10. It was a fine event -- the most exciting thing that has happened to me since my front porch light burned out three weeks ago. Here is a picture Debbie Farley took -- probably we look better because of the masks. To me it was a missed opportunity of great proportions -- particularly now when everything has shut down. In this room were some great musicians (not me) -- great pickers and great singers. Spontaneously playing in such a situation is to me the top of the musical food chain, particularly if I am allowed to sit in -- for me that is all currently lost to the pandemic It is the only art form where the product is gone as soon as it is created -- you have to be there and it only survives in our memories and our souls. Maybe later. Of course it does not always work out -- in the words of the late great Dale Earnhardt, "sometimes you win, sometimes you lose, sometimes you wreak." Debbie did sing one song with Mark -- she use to sing it with my wife and she sang it at my wife's memorial. Mark and John have been like brothers since at least the late 70s. They had a band in the early 80s that swept all the prizes at Bascomb Lamar Lunsford's ASHEVILLE FOLK FESTIVAL -- band, fiddle, guitar. and banjo -- twice. In those days, that was pretty much the National Championship. John cares nothing for cosmetics, but he consistently creates -- often from pieces -- some of the best sounding instruments I have ever heard. And if I can brag a little, I have heard great instruments in my life. Mark on the other hand is one of the best luthiers out there -- for him every aspect must be perfect. He is one of the handful of luthiers that I believe is qualified to work on my serious old vintage instruments. If you look, the world is full of wonders, and these two guys qualify. I have one spontaneous video of Mark playing banjo -- the opening song in a memorial celebration of my late wife. This one in Nova Scotia. That is the end of the color commentary. Now we need to hear Patrick make music with those guitars! Let's pick, -Tom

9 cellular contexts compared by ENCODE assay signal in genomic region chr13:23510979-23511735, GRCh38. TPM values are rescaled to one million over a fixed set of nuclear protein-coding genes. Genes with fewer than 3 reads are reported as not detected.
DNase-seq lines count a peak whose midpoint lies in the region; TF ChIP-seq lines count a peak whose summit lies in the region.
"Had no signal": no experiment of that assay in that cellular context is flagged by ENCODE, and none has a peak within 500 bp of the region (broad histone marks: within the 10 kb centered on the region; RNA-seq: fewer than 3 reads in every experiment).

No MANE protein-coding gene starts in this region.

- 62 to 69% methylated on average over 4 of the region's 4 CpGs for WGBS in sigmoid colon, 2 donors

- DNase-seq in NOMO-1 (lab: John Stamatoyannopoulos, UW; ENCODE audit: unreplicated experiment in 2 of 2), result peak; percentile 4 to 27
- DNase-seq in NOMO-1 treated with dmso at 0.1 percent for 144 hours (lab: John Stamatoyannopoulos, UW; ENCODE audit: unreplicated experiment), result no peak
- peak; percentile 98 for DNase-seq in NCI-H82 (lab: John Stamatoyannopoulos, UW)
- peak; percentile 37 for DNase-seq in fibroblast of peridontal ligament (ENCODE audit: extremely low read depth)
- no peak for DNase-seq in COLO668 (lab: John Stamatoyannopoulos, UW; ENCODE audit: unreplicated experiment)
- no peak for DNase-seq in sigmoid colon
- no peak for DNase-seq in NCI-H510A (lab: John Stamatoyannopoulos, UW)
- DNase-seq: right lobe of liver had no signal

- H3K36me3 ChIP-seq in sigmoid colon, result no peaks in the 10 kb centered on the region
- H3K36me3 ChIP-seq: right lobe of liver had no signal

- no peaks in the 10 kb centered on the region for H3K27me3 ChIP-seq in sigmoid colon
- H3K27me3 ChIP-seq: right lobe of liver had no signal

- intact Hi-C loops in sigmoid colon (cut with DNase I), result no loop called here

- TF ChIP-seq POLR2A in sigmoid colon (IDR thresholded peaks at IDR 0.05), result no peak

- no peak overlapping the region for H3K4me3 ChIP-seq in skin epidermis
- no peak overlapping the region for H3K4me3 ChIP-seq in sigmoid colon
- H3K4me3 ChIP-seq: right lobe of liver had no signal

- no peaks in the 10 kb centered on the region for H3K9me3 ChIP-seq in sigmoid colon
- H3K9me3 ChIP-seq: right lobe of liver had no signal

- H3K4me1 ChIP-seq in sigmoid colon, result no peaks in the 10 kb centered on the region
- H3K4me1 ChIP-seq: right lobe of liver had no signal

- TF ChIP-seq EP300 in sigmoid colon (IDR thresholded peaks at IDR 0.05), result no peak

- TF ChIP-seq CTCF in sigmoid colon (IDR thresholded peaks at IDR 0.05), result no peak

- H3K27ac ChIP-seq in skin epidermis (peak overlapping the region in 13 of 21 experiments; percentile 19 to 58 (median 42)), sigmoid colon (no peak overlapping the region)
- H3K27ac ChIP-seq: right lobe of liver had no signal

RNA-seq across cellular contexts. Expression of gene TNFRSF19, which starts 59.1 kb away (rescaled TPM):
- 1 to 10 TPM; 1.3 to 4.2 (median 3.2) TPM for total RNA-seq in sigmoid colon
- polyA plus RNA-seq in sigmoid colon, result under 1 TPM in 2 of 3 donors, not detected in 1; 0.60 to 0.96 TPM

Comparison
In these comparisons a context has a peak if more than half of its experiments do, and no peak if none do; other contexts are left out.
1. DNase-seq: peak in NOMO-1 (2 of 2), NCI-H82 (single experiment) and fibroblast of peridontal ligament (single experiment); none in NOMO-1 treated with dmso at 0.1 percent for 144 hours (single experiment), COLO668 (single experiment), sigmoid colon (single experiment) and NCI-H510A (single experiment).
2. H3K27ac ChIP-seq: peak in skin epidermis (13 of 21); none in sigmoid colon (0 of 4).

11. Here are the demos I sent Patrick. The first one is quite short -- a rhythm comparison with some serious competition. Guitar 1 -- 1935 Martin D-18 -- Guitar 2 -- 1940 Gibson J-55 RW These next two are quite long -- but you can skip around. Rhythm -- flatpick - fingerpicks -- bare fingers Let's pick, -Tom L
  12. Almost all were, but someone on the UMGF once said he had seem a two tone bar example.
  13. I just looked at this collection -- it is spooky. I have no interest in the 200 family of guitars, but other than that I pretty much have them all. Also they often seem to date many of the models at one year earlier that the actual model -- that was very common before Willi Henkes research suggested that was hyperbole. If you allow that correction, I have them all. Can the RW J-55 be far behind -- you can probably count the original instruments on one hand. A 31 L-2 is a truly fine instruments -- IME possible the finest tone ever in a small bodied Gibson.😎 Example of all my originals except my 1940 J-55 RW -- which I have not uploaded yet but I will later this week -- can be found in this vimeo album. LARGE BODY GUITARS Lets pick, -Tom